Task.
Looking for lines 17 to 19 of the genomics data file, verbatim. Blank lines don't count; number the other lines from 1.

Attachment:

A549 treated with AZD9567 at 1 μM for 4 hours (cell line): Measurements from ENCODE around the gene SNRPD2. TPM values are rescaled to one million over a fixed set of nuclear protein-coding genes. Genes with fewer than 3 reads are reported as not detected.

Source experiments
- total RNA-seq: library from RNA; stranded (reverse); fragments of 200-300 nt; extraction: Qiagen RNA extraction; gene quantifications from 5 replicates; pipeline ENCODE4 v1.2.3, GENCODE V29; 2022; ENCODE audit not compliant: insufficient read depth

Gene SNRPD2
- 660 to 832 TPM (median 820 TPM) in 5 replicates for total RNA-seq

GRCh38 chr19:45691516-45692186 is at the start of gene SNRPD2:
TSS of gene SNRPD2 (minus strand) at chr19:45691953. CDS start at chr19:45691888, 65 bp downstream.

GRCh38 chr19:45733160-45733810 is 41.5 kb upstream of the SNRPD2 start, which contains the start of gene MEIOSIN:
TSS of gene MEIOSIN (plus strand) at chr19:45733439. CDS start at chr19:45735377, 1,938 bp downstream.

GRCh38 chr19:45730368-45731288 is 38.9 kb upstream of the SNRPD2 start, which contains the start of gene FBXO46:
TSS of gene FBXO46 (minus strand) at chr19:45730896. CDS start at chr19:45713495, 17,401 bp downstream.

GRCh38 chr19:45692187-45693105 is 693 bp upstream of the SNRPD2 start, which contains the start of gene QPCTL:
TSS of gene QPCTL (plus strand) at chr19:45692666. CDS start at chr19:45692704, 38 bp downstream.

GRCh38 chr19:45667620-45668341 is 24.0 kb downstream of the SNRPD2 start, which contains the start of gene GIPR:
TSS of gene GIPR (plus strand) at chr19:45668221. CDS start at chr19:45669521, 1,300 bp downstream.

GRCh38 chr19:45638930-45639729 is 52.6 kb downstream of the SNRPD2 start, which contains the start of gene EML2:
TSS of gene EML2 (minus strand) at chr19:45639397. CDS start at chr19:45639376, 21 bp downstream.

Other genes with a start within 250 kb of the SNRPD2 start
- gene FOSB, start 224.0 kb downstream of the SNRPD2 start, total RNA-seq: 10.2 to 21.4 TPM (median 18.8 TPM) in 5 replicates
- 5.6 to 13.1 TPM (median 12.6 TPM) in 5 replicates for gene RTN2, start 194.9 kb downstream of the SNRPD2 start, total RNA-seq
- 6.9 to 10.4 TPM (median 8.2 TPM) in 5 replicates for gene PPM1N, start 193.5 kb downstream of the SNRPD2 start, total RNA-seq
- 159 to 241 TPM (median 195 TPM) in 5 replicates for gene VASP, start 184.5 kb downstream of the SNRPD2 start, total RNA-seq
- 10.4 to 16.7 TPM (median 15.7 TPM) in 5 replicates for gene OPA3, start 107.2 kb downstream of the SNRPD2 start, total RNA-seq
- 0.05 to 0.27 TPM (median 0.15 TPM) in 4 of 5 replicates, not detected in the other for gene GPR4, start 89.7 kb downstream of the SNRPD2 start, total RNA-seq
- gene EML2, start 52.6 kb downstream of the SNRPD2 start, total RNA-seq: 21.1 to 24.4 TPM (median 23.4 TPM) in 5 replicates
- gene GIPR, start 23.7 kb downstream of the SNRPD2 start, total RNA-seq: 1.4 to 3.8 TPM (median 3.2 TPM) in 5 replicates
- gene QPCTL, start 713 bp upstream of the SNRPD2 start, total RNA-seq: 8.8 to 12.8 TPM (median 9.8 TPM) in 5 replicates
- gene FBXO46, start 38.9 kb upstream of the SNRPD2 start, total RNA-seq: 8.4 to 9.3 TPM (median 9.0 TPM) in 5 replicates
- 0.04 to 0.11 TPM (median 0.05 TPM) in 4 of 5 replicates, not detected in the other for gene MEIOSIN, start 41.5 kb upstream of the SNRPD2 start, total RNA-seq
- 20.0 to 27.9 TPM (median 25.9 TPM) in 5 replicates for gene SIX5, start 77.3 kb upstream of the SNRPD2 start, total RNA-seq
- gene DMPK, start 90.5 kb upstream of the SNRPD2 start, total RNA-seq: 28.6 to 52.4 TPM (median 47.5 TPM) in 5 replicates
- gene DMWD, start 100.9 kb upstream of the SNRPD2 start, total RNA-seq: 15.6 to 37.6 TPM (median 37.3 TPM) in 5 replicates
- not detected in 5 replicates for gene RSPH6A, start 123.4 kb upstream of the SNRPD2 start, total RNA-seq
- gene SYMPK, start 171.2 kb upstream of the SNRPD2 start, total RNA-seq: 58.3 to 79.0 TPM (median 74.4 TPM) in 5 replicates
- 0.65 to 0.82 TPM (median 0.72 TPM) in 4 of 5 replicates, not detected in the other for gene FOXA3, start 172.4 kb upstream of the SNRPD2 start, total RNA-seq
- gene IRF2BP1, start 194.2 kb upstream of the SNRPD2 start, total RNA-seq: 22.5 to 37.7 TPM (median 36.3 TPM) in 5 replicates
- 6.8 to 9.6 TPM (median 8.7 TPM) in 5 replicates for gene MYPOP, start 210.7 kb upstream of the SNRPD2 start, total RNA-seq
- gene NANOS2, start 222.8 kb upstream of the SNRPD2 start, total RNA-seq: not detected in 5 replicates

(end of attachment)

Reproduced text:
TSS of gene EML2 (minus strand) at chr19:45639397. CDS start at chr19:45639376, 21 bp downstream.

Other genes with a start within 250 kb of the SNRPD2 start
- gene FOSB, start 224.0 kb downstream of the SNRPD2 start, total RNA-seq: 10.2 to 21.4 TPM (median 18.8 TPM) in 5 replicates